Imports of used cars into New Zealand increased 43 percent year on year to over 12,000 in January as dealers stocked up to beat a looming ban on pre-1994 models.
New Zealand, which has traditionally had a relaxed and flexible approach to safety regulations, is finally to require an approved frontal impact protection system on all used cars imported from 1 April. Cars made in Japan before 1994 do not have the combination of safety features required.
These include a front crumple zone, a rigid passenger cell, collapsible steering column, auto-tightening seatbelts and anti-submarine seats.
The Press newspaper in Christchurch said that a flood of older cars coming into the country was expected to drive prices down in the next few months.
But the national dealer group, the Motor Vehicle Dealers Institiute (MVDI), warned that buyers after cheaper used vehicles will get a shock later this year.
A family expecting to pay up to $NZ8,000 ($US3,400) for a 1992 Japanese car would have to find double that amount for a newer, approved model, the Press said, citing MVDI executive director Steve Downes.
People unable to afford the higher prices would decide against trading in their older cars.
“That’s going to have some pretty disastrous effects,” Downes told the Press. “People will end up either driving cars that are not warranted [i.e. not passed a mandatory six-month government safety inspection] or not registered [not paid annual road tax].”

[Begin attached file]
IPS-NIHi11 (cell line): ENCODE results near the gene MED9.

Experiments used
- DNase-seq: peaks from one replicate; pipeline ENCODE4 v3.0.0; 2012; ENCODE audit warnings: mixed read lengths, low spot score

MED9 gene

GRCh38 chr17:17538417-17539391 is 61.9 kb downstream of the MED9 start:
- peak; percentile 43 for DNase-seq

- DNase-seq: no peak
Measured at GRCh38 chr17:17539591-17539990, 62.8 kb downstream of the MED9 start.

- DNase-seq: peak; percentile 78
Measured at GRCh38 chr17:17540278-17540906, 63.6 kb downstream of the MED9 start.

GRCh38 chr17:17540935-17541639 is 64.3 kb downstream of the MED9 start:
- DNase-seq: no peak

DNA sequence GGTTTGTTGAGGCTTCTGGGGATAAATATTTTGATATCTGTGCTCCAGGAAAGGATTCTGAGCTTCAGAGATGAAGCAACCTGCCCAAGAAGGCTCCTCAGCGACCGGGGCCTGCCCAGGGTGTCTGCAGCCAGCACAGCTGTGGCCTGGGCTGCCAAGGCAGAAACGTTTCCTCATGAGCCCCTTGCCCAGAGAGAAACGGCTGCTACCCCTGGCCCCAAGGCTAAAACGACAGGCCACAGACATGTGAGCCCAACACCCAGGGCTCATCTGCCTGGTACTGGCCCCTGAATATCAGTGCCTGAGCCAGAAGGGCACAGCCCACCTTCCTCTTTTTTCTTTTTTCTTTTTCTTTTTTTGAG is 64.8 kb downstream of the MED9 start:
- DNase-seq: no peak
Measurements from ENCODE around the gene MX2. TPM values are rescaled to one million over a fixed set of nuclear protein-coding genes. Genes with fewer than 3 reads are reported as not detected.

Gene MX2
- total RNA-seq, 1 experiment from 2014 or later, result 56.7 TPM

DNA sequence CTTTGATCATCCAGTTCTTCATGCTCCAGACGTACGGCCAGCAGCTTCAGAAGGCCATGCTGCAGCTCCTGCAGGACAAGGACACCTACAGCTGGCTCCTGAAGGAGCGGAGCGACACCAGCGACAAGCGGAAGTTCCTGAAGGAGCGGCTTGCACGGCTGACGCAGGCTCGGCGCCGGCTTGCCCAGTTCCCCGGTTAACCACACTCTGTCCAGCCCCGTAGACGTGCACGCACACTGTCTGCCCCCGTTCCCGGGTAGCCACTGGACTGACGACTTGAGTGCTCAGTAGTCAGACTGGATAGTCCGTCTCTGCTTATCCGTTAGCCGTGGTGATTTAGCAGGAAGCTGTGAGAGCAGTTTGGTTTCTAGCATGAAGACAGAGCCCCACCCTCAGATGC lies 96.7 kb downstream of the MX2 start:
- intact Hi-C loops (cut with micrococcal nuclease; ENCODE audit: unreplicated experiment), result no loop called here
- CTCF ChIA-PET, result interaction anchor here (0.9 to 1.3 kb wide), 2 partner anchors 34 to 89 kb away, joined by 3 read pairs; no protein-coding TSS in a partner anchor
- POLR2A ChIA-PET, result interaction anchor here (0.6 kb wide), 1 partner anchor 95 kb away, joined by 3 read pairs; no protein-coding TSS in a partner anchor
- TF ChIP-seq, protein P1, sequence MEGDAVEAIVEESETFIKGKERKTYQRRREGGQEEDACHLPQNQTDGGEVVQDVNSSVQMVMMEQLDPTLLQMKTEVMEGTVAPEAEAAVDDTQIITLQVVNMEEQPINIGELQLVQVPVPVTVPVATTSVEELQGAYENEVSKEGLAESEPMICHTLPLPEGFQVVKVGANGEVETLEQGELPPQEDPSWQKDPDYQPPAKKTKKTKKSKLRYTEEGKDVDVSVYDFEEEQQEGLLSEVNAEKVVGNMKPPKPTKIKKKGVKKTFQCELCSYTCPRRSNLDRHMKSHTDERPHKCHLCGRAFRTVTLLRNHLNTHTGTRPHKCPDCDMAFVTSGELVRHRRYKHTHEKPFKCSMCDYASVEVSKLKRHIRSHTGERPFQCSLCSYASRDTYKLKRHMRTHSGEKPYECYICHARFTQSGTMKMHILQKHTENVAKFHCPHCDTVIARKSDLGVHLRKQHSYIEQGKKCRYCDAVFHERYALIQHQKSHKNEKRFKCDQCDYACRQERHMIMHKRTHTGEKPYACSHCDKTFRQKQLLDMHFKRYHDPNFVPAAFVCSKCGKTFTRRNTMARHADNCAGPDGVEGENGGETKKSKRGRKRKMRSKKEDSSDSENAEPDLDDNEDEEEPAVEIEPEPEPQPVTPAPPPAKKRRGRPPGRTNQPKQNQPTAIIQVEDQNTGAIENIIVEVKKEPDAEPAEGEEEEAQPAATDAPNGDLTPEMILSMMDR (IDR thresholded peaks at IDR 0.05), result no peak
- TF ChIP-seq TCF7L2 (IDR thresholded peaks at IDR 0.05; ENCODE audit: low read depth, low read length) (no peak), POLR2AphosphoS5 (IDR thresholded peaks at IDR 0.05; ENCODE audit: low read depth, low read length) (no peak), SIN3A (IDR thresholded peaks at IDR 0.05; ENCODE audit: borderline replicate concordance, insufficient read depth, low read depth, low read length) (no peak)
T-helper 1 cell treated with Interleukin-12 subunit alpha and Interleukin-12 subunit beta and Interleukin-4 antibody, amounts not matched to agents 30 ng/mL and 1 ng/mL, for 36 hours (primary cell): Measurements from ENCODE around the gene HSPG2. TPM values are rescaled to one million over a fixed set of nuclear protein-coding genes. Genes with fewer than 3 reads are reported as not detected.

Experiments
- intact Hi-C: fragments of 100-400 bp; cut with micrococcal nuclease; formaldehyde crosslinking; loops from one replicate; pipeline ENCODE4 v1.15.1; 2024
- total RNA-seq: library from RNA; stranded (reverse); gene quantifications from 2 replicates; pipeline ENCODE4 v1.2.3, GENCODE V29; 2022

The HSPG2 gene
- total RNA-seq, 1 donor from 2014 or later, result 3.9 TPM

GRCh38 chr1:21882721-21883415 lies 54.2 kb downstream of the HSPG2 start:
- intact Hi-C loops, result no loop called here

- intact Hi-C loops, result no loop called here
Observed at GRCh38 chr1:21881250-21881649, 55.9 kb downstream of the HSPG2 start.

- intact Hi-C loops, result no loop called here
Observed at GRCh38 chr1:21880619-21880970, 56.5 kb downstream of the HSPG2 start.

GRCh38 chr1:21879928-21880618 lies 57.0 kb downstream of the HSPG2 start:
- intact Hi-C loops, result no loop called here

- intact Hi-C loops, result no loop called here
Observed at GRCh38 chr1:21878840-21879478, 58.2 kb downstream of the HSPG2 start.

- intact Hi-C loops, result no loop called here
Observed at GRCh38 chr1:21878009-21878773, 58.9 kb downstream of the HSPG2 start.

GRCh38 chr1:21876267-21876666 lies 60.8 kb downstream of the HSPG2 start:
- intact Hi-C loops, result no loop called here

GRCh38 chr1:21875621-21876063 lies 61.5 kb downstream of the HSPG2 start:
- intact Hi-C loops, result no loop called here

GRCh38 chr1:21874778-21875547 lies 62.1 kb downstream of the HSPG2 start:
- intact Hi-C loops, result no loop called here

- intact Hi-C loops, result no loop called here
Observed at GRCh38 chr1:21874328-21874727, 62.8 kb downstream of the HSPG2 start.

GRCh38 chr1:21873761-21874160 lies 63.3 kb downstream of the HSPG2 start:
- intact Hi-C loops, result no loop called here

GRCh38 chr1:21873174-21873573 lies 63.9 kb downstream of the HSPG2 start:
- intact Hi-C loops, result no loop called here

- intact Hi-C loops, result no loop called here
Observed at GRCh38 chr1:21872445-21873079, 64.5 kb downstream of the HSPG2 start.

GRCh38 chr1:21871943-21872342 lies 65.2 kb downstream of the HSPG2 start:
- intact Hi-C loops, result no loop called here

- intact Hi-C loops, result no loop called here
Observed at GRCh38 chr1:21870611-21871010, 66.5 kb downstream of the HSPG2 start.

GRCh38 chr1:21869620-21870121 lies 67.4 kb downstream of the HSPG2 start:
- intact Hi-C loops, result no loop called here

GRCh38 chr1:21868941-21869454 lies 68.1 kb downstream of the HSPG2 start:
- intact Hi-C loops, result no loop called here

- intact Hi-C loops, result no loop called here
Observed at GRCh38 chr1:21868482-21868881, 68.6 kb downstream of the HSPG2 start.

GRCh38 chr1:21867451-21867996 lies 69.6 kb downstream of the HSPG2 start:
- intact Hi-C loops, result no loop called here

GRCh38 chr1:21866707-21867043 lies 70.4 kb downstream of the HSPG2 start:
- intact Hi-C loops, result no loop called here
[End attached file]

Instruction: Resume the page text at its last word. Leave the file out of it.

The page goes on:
The Press said that the New Zealand government transport minister Mark Gosche believes the new safety rules will save at least five lives a year [in a country with a 3.8 million population where road crashes account for 400-500 deaths annually].
Earlier, over 100 Christchurch car dealers said they were preparing a legal challenge against Gosche, who announced the new safety regulations late last year.
But, according to the Press, dealers are apparently divided on the issue. The newspaper said that dealer Andrew Simms supports the changes, adding that some dealers had “a vested interest in the continued importation of old, and in some cases, sub-standard vehicles”.
“Good dealers will adapt, and survive under the new regulations. Talk of industry lay-offs, closures, and massive price rises as a result of these regulation changes is unfounded and not supported by the facts,” Simms told the Press.
New Zealand#;s Land Transport Safety Authority (LTSA) told the newspaper that car dealers stockpiling older vehicles for the cheaper end of the market were taking a risk.
“The shutters do come down on April 1, and if these vehicles haven’t been certified by that time, they will never be able to get on the road,” LTSA principal engineer Andrew Justice told the Press.
Used cars have generally outsold new cars in New Zealand since the late 1980s when the government deregulated the industry and allowed anyone to import new or used vehicles.
The policy was intended to renew the New Zealand vehicle fleet which was then older than most due to years of import restrictions maintained by a combination of import licensing and high import duty and sales tax.
Toyota New Zealand chairman Bob Field recently claimed that the country now enjoyed the lowest new car prices in the world but his company, together with other new vehicle importers, has, over the years, criticised the ‘used imports#; policy for not in fact reducing the age of New Zealand#;s cars, as promised.